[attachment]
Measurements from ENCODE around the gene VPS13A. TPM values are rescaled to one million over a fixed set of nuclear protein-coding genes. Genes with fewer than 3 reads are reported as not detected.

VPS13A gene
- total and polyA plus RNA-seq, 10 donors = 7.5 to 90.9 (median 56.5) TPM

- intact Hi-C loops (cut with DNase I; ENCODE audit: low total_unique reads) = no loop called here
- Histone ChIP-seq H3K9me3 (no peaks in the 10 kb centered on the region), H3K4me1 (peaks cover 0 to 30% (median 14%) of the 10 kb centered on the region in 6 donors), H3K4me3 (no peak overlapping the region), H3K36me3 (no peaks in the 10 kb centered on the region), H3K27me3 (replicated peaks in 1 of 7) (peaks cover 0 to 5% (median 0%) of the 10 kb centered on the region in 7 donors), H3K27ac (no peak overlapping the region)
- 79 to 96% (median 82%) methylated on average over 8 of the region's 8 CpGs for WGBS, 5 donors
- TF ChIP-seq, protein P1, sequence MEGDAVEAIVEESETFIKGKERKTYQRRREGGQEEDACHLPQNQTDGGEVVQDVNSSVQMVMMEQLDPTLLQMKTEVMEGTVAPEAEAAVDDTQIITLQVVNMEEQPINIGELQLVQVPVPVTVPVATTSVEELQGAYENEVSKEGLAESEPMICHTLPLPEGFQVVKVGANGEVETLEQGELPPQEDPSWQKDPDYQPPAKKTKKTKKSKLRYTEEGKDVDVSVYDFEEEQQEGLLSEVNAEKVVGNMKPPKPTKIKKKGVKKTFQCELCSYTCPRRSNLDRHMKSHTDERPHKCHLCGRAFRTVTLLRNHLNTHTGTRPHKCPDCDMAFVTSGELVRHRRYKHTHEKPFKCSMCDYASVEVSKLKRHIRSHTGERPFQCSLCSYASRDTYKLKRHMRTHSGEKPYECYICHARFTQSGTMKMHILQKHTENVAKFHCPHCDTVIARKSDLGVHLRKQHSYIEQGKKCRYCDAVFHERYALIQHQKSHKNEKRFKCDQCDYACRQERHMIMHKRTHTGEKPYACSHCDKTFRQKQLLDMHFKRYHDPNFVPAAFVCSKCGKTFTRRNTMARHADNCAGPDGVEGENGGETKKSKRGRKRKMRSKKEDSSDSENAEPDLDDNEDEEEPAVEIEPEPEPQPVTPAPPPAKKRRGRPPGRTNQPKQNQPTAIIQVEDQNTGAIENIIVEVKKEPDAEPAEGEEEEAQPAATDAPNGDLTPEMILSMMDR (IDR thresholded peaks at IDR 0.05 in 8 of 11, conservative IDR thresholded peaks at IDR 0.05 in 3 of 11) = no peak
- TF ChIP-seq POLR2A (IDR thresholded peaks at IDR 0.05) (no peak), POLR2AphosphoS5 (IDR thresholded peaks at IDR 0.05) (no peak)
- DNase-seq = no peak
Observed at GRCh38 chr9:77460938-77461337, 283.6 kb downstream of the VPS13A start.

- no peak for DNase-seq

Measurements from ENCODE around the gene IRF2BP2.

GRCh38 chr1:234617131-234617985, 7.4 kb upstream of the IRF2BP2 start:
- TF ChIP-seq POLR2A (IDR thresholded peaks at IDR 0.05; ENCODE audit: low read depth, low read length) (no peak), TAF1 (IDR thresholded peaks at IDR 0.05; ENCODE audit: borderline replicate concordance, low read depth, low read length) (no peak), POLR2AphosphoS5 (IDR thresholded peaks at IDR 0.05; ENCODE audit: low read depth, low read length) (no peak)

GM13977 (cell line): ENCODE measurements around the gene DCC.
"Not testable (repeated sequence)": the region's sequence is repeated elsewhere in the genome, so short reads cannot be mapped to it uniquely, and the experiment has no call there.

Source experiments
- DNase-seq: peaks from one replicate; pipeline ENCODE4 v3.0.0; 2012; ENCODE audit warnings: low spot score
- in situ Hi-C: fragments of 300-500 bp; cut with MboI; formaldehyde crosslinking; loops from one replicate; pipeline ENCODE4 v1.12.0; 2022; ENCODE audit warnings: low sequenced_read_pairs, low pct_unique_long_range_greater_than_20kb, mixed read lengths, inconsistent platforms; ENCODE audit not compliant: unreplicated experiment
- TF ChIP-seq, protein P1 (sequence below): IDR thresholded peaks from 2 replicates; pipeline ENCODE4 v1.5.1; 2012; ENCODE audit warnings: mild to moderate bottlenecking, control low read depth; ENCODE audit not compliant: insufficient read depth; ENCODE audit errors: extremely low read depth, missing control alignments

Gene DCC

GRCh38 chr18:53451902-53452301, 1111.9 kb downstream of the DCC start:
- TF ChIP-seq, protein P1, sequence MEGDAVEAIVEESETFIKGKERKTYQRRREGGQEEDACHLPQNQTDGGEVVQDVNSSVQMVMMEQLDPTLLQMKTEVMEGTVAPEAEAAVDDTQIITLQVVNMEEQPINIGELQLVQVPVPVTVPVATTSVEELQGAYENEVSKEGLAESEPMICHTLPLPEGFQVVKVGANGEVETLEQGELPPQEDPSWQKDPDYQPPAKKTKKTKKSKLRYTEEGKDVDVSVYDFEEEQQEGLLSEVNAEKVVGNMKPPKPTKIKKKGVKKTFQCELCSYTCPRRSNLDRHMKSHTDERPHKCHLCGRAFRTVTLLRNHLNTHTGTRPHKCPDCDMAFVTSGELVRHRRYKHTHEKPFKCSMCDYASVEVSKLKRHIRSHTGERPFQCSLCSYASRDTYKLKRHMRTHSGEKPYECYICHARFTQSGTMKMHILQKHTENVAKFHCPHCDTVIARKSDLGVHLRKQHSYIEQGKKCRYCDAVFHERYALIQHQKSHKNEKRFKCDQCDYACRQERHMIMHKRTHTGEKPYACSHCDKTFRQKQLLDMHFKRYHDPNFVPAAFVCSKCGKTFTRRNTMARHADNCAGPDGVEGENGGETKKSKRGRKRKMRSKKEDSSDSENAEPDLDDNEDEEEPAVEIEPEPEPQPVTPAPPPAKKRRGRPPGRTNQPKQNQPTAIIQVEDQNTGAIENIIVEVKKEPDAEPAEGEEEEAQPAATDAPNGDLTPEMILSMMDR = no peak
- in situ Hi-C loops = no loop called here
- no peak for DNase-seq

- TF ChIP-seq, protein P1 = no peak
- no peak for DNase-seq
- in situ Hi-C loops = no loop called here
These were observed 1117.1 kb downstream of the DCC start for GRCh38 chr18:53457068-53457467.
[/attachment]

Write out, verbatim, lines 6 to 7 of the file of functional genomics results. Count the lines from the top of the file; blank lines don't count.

- 79 to 96% (median 82%) methylated on average over 8 of the region's 8 CpGs for WGBS, 5 donors
- TF ChIP-seq, protein P1, sequence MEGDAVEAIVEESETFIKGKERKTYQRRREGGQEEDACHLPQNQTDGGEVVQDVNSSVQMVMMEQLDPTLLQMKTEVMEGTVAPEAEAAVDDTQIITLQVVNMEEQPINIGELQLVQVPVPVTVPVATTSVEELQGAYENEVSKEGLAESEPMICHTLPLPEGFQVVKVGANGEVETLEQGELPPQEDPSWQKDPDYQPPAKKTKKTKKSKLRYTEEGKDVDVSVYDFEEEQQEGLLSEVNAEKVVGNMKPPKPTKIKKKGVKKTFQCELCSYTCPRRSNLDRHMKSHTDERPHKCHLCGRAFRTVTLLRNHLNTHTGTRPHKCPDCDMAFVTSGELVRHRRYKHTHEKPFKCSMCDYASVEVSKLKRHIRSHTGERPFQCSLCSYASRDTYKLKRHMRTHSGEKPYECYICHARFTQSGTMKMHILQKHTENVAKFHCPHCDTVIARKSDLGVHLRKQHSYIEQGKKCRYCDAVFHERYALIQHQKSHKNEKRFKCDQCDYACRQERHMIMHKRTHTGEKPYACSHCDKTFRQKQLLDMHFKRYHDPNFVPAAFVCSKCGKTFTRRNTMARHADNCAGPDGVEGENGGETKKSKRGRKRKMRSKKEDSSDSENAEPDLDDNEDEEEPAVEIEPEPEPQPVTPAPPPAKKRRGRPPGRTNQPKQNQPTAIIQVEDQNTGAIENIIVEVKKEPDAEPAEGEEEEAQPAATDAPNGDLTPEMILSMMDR (IDR thresholded peaks at IDR 0.05 in 8 of 11, conservative IDR thresholded peaks at IDR 0.05 in 3 of 11) = no peak